Over thousands of years, nevertheless, ordinary people have committed their major energies and most precious resources to trust networks - not only clandestine religious sects, to be sure, but also more public religious solidarities, lineages, trade diasporas, patron-client chains, credit networks, societies of mutual aid, age grades, and some kinds of local communities. But trust networks often compete with rulers for the same resources, for example such basics as money, land, and labor power. Rulers have usually coveted the resources embedded in such networks, have often treated them as obstacles to effective rule, yet have never succeeded in annihilating them and have usually worked out accommodations producing enough resources and compliance to sustain their regimes. The Waldensians show us a trust network whose members sustained their relations under adverse conditions for centuries. But their moments of most serious persecution also show us rulers using mighty resources to break up clandestine trust networks and seize the resources embedded in them.

We participants in kinship and other trust networks usually take them for granted. But they pose important mysteries: how do they maintain cohesion, control and, yes, trust when their members spread out into worlds rich with other opportunities and commitments? Their limiting cases, isolated communes and religious communities, seem easier to explain because their very insulation from the world facilitates continuous monitoring, mutual aid, reciprocity, trust, and barriers to exit. But geographically dispersed trust networks somehow manage to produce similar effects, if not usually at the emotional intensities of isolated communities. Maintaining the boundary between "us" and "them" clearly plays an important part in trust networks' continued operation (Tilly 2004c, 2005). That fact alone helps explain why over most of history participants have avoided exposure to rulers and public politics as much as possible.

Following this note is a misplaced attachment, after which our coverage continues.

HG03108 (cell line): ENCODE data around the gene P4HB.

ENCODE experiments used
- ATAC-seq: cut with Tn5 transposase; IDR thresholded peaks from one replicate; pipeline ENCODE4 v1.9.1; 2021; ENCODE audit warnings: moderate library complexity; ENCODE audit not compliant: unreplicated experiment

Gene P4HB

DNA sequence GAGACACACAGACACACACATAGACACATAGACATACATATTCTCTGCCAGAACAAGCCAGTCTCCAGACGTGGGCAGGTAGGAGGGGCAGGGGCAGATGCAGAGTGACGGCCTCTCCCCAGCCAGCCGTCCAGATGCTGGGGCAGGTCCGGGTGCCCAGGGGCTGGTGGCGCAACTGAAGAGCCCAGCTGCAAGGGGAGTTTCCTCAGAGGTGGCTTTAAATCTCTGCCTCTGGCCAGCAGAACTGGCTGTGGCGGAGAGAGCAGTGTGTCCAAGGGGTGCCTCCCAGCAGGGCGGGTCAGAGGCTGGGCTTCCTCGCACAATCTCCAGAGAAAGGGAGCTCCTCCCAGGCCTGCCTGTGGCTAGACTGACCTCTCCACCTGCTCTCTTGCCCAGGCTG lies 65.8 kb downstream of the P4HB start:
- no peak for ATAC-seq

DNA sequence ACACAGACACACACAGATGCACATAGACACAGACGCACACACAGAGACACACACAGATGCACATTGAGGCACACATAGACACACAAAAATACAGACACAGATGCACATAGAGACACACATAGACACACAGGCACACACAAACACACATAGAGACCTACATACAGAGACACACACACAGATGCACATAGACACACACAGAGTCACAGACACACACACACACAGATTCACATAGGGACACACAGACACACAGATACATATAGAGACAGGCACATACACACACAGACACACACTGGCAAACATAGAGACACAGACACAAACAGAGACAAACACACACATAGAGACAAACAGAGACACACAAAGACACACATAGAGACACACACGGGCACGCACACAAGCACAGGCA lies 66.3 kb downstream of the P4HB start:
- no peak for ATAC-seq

Yet from time to time regimes emerge in which many citizens actually put their lives and assets extensively at risk to bad political performance. They use legal tender, buy governmental securities, pay taxes, rely on government-backed pensions, yield their children to military service, appeal to courts, contribute to public services, and rely on publicly recognized political actors for help in communicating their grievances or aspirations. At least to that extent, they integrate their trust networks into public politics. At least to that extent, the people who currently run their governments - their rulers - gain access to precious resources that historically have stayed sequestered within trust networks, well protected from public use. Rulers gain access to previously hoarded wealth, credit, labor power, information, and sometimes even loyalty.